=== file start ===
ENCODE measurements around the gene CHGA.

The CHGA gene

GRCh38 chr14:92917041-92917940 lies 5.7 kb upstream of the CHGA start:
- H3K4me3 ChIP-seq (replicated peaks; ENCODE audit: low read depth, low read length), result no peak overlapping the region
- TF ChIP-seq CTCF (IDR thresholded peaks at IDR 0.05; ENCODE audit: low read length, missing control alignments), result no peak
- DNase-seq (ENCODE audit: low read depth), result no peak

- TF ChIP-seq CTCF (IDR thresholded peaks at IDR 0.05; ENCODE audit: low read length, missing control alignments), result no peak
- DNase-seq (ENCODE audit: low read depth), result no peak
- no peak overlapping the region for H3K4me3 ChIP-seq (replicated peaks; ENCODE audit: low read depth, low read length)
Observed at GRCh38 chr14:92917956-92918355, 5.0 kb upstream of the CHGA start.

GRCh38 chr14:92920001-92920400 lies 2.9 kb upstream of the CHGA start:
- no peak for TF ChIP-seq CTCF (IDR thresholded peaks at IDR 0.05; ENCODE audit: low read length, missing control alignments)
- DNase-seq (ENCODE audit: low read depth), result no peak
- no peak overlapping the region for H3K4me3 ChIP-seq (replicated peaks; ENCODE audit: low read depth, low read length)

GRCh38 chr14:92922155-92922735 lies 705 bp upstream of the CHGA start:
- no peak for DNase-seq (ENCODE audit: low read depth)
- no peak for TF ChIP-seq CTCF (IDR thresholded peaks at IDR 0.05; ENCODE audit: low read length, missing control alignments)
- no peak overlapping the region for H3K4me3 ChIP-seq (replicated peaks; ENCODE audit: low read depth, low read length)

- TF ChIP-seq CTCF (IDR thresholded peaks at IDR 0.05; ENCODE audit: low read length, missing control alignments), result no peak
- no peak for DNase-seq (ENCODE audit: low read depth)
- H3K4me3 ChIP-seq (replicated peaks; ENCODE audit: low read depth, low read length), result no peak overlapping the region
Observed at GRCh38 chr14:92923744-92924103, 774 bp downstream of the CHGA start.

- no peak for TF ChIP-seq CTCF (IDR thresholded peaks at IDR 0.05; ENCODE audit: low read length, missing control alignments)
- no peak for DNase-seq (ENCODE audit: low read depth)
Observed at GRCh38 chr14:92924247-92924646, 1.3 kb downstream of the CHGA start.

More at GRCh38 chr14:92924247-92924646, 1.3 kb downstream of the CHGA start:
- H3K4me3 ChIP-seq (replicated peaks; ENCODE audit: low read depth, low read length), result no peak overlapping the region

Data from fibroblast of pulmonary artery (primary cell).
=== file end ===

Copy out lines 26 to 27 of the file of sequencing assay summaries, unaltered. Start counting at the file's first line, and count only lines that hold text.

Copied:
More at GRCh38 chr14:92924247-92924646, 1.3 kb downstream of the CHGA start:
- H3K4me3 ChIP-seq (replicated peaks; ENCODE audit: low read depth, low read length), result no peak overlapping the region